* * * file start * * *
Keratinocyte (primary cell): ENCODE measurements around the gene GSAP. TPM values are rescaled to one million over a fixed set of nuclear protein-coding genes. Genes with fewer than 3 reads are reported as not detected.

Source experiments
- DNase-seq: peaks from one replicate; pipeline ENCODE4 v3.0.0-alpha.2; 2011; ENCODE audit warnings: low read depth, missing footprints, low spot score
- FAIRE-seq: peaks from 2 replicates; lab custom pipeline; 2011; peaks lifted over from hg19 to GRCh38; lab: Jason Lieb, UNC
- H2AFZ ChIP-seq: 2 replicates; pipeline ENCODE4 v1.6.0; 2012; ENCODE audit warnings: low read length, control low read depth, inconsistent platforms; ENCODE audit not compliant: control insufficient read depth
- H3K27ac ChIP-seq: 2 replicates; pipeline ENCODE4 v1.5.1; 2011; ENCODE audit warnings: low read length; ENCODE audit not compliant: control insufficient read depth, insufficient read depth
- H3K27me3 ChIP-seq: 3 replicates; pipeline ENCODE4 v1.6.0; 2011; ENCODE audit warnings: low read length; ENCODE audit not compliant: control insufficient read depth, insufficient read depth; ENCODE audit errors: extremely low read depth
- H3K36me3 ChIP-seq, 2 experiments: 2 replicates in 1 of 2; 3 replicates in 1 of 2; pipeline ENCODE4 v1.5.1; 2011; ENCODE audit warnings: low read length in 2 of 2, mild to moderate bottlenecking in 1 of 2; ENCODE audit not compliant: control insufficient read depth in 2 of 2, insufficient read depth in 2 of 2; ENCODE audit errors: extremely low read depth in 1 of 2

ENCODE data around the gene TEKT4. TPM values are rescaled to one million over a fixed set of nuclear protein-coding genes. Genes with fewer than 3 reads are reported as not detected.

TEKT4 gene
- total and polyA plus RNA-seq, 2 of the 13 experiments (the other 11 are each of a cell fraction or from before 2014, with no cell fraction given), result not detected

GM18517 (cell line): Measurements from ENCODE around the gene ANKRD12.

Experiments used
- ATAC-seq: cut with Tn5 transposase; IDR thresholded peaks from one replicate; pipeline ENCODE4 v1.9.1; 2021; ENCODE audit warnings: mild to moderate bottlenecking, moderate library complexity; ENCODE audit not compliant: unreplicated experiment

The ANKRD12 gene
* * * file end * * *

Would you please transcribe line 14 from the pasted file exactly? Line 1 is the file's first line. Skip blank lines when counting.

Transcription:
- ATAC-seq: cut with Tn5 transposase; IDR thresholded peaks from one replicate; pipeline ENCODE4 v1.9.1; 2021; ENCODE audit warnings: mild to moderate bottlenecking, moderate library complexity; ENCODE audit not compliant: unreplicated experiment